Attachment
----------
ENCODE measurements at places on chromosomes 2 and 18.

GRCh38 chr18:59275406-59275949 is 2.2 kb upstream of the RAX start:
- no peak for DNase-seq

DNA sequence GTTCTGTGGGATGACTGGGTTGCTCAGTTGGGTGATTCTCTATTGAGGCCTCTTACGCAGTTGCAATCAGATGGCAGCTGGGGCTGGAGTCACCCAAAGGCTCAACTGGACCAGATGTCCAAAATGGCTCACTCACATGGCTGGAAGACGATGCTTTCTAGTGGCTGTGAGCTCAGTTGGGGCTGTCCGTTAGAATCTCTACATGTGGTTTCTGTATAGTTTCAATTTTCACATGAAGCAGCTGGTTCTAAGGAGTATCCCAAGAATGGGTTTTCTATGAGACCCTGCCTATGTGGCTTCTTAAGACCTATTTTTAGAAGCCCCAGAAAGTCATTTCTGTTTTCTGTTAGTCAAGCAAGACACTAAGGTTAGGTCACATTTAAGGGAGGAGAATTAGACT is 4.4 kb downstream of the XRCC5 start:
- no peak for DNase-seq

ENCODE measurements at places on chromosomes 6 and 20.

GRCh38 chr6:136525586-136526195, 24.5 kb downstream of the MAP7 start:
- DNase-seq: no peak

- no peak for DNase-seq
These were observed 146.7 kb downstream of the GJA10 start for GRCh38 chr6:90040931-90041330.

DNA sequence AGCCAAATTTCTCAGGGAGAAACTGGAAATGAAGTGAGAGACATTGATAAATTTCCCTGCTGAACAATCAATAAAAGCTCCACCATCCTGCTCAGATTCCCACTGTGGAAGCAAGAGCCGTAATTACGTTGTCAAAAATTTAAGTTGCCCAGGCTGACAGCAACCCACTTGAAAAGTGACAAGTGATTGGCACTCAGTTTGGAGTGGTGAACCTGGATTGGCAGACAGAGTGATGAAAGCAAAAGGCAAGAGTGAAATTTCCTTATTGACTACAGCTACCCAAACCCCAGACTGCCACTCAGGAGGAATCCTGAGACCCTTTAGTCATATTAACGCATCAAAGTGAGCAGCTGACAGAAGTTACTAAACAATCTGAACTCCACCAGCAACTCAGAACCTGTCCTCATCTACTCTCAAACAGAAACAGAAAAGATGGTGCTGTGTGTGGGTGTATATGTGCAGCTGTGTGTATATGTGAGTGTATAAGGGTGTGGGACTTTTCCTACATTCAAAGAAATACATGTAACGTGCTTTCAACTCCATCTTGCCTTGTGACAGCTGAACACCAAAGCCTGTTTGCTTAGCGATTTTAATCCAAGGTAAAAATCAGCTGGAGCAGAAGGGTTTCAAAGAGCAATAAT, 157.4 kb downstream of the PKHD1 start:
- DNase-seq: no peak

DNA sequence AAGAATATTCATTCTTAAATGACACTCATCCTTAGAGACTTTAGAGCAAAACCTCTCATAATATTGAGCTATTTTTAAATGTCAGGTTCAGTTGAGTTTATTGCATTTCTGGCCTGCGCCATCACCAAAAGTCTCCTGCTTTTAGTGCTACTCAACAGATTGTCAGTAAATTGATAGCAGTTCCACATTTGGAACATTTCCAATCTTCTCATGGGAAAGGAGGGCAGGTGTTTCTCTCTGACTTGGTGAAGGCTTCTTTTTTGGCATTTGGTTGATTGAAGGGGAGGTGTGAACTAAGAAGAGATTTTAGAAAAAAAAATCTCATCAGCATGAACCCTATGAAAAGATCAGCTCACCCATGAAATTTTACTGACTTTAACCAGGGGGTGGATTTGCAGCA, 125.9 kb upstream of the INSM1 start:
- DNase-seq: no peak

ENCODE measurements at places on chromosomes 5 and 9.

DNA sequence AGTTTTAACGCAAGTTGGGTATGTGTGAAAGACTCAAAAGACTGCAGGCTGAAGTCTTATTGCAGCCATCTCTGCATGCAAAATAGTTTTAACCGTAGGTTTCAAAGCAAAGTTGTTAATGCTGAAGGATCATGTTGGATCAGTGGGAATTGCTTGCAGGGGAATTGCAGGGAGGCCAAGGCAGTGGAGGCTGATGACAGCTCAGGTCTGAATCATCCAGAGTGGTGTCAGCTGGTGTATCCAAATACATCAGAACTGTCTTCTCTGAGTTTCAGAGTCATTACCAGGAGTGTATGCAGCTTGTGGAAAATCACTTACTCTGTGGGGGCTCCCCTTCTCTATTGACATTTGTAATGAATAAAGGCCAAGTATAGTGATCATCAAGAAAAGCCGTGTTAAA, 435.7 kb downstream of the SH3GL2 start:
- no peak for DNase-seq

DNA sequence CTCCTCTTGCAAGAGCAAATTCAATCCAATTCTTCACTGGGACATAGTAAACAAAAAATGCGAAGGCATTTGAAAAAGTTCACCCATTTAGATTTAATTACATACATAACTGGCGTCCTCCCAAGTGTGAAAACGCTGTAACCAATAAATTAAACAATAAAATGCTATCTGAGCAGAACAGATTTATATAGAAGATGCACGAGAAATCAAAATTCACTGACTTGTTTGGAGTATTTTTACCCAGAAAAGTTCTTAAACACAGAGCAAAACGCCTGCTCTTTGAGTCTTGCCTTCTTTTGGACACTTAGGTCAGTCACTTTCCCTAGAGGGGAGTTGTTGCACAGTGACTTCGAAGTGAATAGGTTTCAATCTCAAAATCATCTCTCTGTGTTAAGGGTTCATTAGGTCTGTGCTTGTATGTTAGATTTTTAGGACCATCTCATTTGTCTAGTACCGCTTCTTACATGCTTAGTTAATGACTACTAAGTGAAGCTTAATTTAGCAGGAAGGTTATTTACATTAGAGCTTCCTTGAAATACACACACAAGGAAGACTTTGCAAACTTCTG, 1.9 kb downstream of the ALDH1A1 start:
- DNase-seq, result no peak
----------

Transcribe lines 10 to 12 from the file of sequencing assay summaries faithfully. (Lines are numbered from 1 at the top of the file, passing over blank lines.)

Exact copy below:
These were observed 146.7 kb downstream of the GJA10 start for GRCh38 chr6:90040931-90041330.

DNA sequence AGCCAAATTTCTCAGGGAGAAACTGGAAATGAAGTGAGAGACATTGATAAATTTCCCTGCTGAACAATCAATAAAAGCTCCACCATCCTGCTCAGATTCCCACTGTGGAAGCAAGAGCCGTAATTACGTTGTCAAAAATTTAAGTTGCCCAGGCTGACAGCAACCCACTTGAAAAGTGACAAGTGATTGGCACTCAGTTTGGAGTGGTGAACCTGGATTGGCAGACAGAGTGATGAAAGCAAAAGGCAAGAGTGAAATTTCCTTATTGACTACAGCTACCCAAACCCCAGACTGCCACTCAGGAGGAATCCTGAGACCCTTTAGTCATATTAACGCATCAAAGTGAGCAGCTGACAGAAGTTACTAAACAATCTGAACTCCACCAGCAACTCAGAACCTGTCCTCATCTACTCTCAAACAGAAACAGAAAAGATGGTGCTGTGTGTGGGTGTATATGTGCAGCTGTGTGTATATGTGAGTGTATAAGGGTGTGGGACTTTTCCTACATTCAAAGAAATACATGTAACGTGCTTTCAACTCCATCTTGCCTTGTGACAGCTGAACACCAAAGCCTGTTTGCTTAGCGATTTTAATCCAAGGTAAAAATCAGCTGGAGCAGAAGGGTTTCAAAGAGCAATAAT, 157.4 kb downstream of the PKHD1 start:
- DNase-seq: no peak